Streaming services like Spotify and others normalize the volume of all the material on their platform. This is so you’re not constantly turning the level up or down from song to song. However, tracks you’ve mixed may not play back how you expect if they’ve been hit by the loudness penalty.
What is a ‘loudness penalty’?
If your song is either too quiet or too loud for streaming services, it will automatically be turned up or turned down. You can imagine how this could drastically change the way the mix is perceived once it’s left the studio.
Turning a song up or down after it’s been mixed/mastered can change the whole dynamic range; it might even feel dull and lifeless once it’s been uploaded for streaming. This is a huge concern for mastering engineers, but mixers be aware of it too.
Lots of us are wearing both hats anyway, since many clients tend to conflate the mixing and mastering processes. To satisfy clients, we’re finding ourselves compressing and limiting the mix buss to get tracks ‘loud’ for our customers, and they may never send their material to a proper mastering engineer. The loudness penalty is a concern for everyone!
Spotify likes songs to hit around −14 dB LUFS. So if your master is anywhere above that — -7 dB LUFS is an average level in rock music, for instance — Spotify will turn it down a significant amount.
What is ‘LUFS’?
LUFS is a volume measurement which stands for ‘loudness units full scale.’ When comparing LUFS vs dB, LUFS measures the perceived loudness of a mix rather than the actual dB level. Two songs can peak at the same level, and one might sound quieter than the other. This is because loudness and perceived loudness are two different things. LUFS compensates for that by giving us a good idea of perceived loudness.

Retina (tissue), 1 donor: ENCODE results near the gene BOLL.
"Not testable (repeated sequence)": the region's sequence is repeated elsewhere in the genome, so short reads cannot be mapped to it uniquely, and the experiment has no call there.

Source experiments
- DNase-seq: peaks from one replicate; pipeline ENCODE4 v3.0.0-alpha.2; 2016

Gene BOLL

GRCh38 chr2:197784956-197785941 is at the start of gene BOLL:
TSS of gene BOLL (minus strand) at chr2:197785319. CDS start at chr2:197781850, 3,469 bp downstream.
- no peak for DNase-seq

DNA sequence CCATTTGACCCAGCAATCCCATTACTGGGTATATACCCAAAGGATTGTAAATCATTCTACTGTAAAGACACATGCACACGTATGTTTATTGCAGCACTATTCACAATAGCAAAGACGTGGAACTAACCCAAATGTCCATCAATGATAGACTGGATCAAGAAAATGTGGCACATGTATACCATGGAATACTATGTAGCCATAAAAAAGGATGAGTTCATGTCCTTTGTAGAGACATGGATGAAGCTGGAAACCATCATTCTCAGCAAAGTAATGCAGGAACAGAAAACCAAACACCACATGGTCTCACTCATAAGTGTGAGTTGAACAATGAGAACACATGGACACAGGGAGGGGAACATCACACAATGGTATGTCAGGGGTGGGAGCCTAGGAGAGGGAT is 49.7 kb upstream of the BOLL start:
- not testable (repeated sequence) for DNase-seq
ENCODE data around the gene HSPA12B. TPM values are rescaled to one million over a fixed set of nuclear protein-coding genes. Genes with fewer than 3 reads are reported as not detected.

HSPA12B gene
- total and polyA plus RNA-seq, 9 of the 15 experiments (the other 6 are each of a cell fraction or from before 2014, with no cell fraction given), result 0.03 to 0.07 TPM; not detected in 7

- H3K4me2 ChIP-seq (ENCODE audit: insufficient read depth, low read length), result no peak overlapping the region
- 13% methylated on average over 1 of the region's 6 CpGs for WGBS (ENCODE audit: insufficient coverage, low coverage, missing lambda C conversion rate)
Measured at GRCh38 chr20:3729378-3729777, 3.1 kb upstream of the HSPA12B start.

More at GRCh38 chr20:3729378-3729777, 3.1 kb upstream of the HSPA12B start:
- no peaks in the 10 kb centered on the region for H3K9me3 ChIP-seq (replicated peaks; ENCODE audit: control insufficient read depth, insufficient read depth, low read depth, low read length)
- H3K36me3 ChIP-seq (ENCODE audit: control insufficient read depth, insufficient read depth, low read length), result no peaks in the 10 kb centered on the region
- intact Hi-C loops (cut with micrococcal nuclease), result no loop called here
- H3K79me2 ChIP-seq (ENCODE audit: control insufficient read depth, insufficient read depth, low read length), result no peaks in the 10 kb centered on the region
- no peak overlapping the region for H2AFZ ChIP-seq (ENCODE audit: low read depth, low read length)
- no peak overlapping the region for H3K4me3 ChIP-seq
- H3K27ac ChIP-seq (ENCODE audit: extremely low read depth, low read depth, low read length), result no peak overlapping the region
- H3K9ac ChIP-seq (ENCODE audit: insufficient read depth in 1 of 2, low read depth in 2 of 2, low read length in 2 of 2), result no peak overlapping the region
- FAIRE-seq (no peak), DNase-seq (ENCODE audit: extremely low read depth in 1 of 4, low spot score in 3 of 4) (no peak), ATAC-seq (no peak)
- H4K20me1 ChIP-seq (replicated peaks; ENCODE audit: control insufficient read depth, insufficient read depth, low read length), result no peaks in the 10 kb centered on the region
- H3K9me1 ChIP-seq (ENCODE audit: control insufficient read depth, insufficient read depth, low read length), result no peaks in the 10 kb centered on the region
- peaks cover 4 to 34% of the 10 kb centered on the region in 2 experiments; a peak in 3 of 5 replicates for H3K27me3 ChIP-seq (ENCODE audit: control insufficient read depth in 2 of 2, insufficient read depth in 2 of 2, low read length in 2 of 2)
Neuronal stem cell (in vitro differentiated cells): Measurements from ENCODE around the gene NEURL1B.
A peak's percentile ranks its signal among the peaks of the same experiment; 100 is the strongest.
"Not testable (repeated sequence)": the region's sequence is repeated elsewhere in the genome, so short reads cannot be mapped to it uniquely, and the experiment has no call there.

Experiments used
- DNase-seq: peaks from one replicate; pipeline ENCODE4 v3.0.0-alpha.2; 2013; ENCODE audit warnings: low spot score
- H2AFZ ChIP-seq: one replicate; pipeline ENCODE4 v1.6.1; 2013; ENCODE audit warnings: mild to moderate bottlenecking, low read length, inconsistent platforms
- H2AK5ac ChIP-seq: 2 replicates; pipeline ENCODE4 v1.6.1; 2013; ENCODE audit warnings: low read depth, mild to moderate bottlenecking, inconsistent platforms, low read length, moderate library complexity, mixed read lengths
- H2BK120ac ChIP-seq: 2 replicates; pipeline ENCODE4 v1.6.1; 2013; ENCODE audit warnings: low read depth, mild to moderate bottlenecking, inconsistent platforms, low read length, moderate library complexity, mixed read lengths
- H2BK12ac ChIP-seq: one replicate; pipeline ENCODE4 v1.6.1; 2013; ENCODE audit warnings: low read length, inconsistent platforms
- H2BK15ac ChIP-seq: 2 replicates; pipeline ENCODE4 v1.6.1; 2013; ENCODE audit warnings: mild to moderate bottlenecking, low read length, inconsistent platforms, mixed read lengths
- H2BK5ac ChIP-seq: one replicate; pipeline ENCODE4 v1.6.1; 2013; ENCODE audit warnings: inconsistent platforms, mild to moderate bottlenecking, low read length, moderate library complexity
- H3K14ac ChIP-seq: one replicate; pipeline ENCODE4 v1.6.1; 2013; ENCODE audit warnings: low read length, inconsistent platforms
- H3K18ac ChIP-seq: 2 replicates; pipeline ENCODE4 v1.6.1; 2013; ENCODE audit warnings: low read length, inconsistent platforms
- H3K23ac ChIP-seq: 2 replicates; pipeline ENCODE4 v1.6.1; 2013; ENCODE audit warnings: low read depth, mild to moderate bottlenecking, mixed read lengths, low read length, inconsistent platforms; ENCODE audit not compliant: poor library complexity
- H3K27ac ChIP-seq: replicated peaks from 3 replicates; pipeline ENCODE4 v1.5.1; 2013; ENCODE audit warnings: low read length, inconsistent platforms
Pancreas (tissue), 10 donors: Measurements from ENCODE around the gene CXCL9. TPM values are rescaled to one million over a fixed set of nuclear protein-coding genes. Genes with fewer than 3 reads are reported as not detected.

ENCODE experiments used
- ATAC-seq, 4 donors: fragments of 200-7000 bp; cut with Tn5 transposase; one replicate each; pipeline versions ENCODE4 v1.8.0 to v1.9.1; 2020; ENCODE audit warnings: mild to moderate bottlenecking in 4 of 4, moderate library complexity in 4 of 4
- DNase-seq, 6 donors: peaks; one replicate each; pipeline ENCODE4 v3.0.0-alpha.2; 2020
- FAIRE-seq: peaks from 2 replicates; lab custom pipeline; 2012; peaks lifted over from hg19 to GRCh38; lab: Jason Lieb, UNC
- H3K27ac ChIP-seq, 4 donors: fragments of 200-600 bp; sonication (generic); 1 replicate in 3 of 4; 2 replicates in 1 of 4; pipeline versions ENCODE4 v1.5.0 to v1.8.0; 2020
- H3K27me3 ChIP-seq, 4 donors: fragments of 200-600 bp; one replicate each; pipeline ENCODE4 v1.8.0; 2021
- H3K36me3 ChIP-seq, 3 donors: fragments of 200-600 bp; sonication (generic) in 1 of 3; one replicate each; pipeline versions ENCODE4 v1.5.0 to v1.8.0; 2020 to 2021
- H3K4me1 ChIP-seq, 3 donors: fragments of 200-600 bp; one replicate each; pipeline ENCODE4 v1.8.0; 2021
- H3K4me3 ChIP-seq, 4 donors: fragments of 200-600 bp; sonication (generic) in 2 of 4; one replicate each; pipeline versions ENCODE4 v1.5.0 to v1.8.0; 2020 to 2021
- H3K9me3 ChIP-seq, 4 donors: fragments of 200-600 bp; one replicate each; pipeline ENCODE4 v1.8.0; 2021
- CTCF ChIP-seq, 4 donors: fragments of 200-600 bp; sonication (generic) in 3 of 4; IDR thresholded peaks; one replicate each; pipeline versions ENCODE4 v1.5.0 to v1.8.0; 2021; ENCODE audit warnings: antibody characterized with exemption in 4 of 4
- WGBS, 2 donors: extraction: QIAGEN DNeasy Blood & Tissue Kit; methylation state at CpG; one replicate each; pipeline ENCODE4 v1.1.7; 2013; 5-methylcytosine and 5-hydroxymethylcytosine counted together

We measure LUFS in two ways: ‘integrated’ and ‘short-term.’ Integrated LUFS determines the average of the whole song. This is great for getting a general sense of how loud the track is, and how it will be represented on a streaming service.
Short-term LUFS determines the loudness of the last few seconds of playback. This is good for having a more detailed view of your song, and seeing how loud each individual section is.
How will the loudness penalty affect your mixes?
It’s pretty simple. Turning your final mix up or down can completely change the energy of it and how it’s perceived.
If Spotify or another streaming service has to turn your song up, it may end up sounding totally squashed and have zero dynamic range for the sake of loudness. If they have to turn it down, it might not sound as exciting as it did at the level you finalized it.
This isn’t always the case, and sometimes your mix will still translate to streaming without being negatively effected by the loudness penalty.
Luckily, there are many different ways to check your loudness. There’s literally a free service called Loudness Penalty where you can drag-and-drop your mix to see how it translates. It will generate your loudness penalty score for services like YouTube, Spotify, TIDAL, Apple Sound Check, and more.
Your ‘score’ is how many dB it will be turned up or down. And again, it’s totally free.
This is an invaluable tool for seeing what happens to your songs once they’ve been uploaded. The people behind it, MeterPlugs, also deliver it in plugin format alongside other nifty tools for measuring your mix’s loudness.
Lots of mastering plugins offer the same sort of info, like the Nugen MasterCheck we’ve demoed in the past. If you own any mastering plugins which measure LUFS, that’s great! If you don’t, for now you can use the incredibly handy and generous free check by MeterPlugs.
How can you avoid the loudness penalty?
There are no hard and fast rules for where your music should sit on the LUFS meter. We know Spotify will normalize it to -14 dB LUFS, but that doesn’t mean you should mix to that level.
Certain engineers have said somewhere around -8 or -9 dB LUFS is a safe place to be. There’s no one-size-fits-all approach, unfortunately, as perceived loudness varies so much from song to song.
The best thing we can do as mixing engineers is focus on the music’s energy, how it feels, and how we perceive it. Oh, and of course, be sure we’re not clipping!
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